By Gina Cherelus
NEW YORK (Reuters) - The cash-strapped Pennsylvania city that was ridiculed and then praised in 2014 for its scrawny "Charlie Brown Christmas" tree has decided to go artificial this year, gracing its town square with a brightly lit, factory-made model that will last for years.
Reading Mayor Wally Scott agreed to erect a donated 34-foot synthetic tree rather than take another chance on the imperfections of nature. With luck, it will last up to 20 years.
"I like the idea and I saw the tree and I fell in love with the artificial tree," said Scott, who presides over one of the poorest cities in the United States. "It will always guarantee that Reading will have a beautiful tree."
In 2014, employees of Reading's public works department had planned to obtain a tree from a local farm. But they instead chopped down a raggedy, 45-foot Norway spruce from a local ball field and erected it in a downtown square.
The humble, lopsided tree immediately attracted unflattering international attention and brought a torrent of derision on social media.
But the city, about 60 miles west of Philadelphia, turned the tables on its detractors. It decorated the tree with a single red bulb, reminiscent of scenes from the animated holiday classic "A Charlie Brown Christmas," and was congratulated for embracing the true spirit of Christmas.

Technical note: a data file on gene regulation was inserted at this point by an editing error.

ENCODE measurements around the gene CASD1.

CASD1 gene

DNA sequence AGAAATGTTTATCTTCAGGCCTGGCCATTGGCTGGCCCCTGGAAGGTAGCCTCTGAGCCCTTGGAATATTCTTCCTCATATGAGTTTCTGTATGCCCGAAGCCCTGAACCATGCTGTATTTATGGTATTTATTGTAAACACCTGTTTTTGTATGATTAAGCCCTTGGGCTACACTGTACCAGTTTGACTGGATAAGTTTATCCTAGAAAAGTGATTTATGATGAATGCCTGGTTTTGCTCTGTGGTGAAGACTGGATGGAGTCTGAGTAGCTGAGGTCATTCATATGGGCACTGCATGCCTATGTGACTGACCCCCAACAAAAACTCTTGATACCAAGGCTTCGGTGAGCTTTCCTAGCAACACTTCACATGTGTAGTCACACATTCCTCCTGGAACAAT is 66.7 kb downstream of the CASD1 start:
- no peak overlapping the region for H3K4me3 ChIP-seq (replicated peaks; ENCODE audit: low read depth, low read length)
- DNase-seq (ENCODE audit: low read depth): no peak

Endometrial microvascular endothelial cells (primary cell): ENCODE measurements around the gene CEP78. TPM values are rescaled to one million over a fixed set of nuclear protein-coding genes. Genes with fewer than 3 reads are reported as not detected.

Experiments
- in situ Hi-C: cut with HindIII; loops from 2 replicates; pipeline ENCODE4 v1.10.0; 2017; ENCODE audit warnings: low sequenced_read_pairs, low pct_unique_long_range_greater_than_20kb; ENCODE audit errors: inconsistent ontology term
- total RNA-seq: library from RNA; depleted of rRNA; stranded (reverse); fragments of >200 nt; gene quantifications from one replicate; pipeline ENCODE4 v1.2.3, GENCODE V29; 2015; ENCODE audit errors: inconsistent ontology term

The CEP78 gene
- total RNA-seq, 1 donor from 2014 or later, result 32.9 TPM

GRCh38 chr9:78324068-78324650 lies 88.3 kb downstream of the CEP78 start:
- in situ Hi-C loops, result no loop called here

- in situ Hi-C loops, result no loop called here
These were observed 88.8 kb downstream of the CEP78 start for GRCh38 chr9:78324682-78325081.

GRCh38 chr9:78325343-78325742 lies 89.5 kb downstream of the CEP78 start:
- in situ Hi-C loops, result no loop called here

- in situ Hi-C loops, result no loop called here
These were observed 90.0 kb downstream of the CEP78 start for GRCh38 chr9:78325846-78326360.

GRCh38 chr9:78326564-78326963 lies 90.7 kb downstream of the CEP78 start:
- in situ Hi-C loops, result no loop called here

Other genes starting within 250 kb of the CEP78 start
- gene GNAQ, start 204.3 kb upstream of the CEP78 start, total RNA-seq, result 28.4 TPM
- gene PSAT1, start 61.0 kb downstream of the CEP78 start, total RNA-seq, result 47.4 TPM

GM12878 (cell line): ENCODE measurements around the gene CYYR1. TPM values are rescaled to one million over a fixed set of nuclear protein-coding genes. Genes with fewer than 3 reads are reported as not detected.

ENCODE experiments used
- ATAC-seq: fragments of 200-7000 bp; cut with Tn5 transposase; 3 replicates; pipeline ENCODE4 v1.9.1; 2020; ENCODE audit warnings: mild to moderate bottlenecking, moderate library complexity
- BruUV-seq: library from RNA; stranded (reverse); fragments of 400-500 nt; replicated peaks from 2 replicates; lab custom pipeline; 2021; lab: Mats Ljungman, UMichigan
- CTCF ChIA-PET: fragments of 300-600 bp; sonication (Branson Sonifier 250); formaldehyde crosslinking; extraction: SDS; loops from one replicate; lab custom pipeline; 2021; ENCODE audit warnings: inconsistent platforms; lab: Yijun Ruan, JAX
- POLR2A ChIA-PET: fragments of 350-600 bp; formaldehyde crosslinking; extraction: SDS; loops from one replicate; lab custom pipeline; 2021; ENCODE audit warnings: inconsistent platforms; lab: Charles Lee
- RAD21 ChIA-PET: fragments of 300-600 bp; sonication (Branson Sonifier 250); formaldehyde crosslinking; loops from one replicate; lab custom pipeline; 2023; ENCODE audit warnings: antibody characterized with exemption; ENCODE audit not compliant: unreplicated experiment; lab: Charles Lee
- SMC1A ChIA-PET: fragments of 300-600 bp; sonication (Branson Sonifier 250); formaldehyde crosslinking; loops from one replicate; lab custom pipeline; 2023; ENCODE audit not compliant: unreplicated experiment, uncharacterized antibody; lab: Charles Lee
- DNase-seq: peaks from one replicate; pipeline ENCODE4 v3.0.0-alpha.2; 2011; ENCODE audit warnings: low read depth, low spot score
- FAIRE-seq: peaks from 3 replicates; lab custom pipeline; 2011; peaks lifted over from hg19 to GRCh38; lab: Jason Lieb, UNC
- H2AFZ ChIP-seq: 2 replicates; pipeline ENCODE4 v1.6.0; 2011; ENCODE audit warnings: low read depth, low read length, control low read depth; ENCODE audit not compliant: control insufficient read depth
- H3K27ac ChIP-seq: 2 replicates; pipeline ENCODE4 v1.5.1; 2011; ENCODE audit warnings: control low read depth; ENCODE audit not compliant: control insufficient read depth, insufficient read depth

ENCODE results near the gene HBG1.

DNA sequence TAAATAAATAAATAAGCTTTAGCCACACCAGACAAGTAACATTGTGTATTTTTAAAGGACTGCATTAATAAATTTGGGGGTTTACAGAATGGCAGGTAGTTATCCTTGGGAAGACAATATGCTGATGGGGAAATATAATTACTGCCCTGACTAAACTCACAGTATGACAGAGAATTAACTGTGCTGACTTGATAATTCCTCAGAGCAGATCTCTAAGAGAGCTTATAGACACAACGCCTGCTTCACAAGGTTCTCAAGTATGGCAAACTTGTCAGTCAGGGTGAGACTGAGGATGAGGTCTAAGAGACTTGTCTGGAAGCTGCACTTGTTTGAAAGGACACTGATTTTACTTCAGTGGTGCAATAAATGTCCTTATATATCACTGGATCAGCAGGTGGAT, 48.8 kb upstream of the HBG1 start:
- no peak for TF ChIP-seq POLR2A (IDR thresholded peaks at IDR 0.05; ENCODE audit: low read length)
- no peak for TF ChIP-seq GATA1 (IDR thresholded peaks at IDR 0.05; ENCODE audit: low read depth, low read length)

Money is tight in Reading, which has a higher percentage of its population living below the poverty level than any other city in the United States, according to 2010 U.S. Census Bureau data.
The city, which has about 100,000 residents, accepted a donated 25-foot-tall natural tree last year, according to the Reading Eagle newspaper.
The artificial tree will have 1,250 ornaments, more than 1,900 lights and three-dimensional stars draped over its plastic branches. The city is receiving more than $20,000 in donations to help pay the bill.
The newly elected mayor said that as a private citizen he loved the charming 2014 "Charlie Brown" tree and plans on commemorating it this year.
"Somewhere in one of our parks, we've decided we're gonna light up a random tree to represent the 'Charlie Brown' tree," Scott said.
(Reporting by Gina Cherelus; Editing by Andrew Hay)